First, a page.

An even greater challenge than fending off short sellers and alleged racketeers is convincing skeptics that Watsa can save BlackBerry—and that it’s worth saving. On Aug. 12, Watsa announced he was stepping down from the BlackBerry board as the company said it would explore a sale, fueling speculation he might use his BlackBerry stake to mount a bid. He stayed quiet for five weeks while he discreetly began to sound out Canadian pension funds and other investors to gauge their interest.
On Friday, Sept. 20, the company announced a writedown of nearly $1 billion for unsold smartphones and said it would cut about 40 percent of its workforce. That sent the stock plunging 17 percent, to below $9, and pushed Watsa’s dealmaking into overdrive. He and Fairfax President Rivett spent the weekend and into Monday huddled with BlackBerry’s executives to try to secure a deal. A letter of intent to buy the company for $9 per share, including a lucrative breakup fee, was worked out on Sept. 23 and announced that afternoon.
“When these things present themselves you have to act quickly—and we pride ourselves on acting quickly,” Rivett said.
BlackBerry agreed to pay the group a fee of 30¢ per share, or $157 million, if it strikes a better agreement with another buyer. The breakup fee rises to 50¢ a share, or about $262 million, if the smartphone maker and Fairfax sign a definitive transaction. Willy Shih, a Harvard Business School professor, calls it a “beautiful” deal for Watsa that shows “Fairfax is pretty shrewd.” Private equity firm Cerberus Capital Management is also interested in taking a look at BlackBerry, a person familiar with its plans said.
Even if Watsa can find partners for his offer, his consortium may struggle to pull together the funding, given the dwindling value of BlackBerry’s assets, says Andy Perkins, an analyst with Société Générale (GLE:FP) in London. Watsa, however, says, “We wouldn’t put our name on the line and we wouldn’t be doing this if we weren’t very confident.” He isn’t revealing what his plans might be to revive BlackBerry, but a few options exist: The company could abandon consumers completely and focus on the enterprise market, where BlackBerry’s security features carry a lot of weight; there may be a Chinese manufacturer in the market for a well-known brand, even if only for BlackBerry’s still-popular Messenger service; Fairfax could sell off the company and its patent portfolio for parts. Or it could do a combination, à la Eastman Kodak: File for bankruptcy, sell off some patents, and reemerge as a barely recognizable, though viable, business. Watsa has said he does not want to break up the company. He is friendly with Mike Lazaridis, the inventor of the BlackBerry and the company’s second-largest shareholder, who resigned as co-chief executive officer in January 2012. Watsa says Lazaridis isn’t involved in the transaction. Lazaridis did not return a message seeking comment.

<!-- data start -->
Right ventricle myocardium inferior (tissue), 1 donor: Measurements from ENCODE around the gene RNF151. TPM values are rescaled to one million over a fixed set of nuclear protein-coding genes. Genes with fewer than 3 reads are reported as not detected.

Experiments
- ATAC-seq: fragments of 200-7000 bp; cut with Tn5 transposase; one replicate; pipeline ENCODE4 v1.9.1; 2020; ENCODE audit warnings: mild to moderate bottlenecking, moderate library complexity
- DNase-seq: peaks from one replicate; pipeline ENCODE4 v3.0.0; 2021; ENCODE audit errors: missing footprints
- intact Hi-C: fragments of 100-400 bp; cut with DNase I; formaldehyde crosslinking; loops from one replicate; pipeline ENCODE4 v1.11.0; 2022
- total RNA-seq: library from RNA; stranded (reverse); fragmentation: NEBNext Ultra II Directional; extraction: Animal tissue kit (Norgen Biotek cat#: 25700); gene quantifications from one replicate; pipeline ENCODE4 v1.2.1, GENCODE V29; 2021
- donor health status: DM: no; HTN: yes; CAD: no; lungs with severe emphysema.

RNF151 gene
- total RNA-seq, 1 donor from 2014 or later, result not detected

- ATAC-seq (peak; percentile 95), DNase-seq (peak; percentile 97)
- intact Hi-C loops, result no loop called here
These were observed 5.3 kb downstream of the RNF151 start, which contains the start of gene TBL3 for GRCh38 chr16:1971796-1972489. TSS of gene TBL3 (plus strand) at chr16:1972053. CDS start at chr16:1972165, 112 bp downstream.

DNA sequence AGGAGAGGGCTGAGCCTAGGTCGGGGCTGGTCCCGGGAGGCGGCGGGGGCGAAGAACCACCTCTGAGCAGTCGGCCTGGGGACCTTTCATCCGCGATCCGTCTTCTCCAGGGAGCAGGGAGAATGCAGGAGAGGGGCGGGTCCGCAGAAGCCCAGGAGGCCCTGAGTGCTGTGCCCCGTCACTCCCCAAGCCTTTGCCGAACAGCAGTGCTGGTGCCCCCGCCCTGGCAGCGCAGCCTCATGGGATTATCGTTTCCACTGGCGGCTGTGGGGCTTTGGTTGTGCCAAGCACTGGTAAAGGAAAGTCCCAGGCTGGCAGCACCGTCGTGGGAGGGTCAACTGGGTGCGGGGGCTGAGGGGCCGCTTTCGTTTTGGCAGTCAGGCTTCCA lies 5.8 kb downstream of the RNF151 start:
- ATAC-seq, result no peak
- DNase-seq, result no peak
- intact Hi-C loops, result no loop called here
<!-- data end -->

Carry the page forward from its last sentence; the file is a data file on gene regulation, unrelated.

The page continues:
Watsa says investors should have faith in the bid because he’s done business this way in the past. In July 2011 he and four investors pooled about €1.4 billion ($1.9 billion) to buy a 34.9 percent stake in Bank of Ireland, the country’s largest. “The Bank of Ireland was the only bank that was not nationalized in the country. There was only one bank standing,” Watsa recalls. “Its market cap was down 95 percent or more, and nobody wanted to put money into that bank.” Fairfax’s investment partners in that deal were U.S. billionaire Wilbur Ross, Fidelity Investments, Kennedy Wilson (KW), and the Capital Group.
“We’ve done this many a time before, but when it’s subject to due diligence, you don’t know who’s comfortable and who’s not,” Watsa says. “It was only after the due diligence that our two or three other partners got comfortable.” That investment has paid off, with shares of Bank of Ireland more than doubling since.
“When we invested in Ireland, many people asked us why we put money into Ireland at the time,” Watsa says. “We try to understand the facts, we try to understand the company, we understand the people, and we make our own decisions.” He says the same goes for BlackBerry: “When you have a good situation, the borrowing comes. We’ve done this before, and I think we’ll do it again.”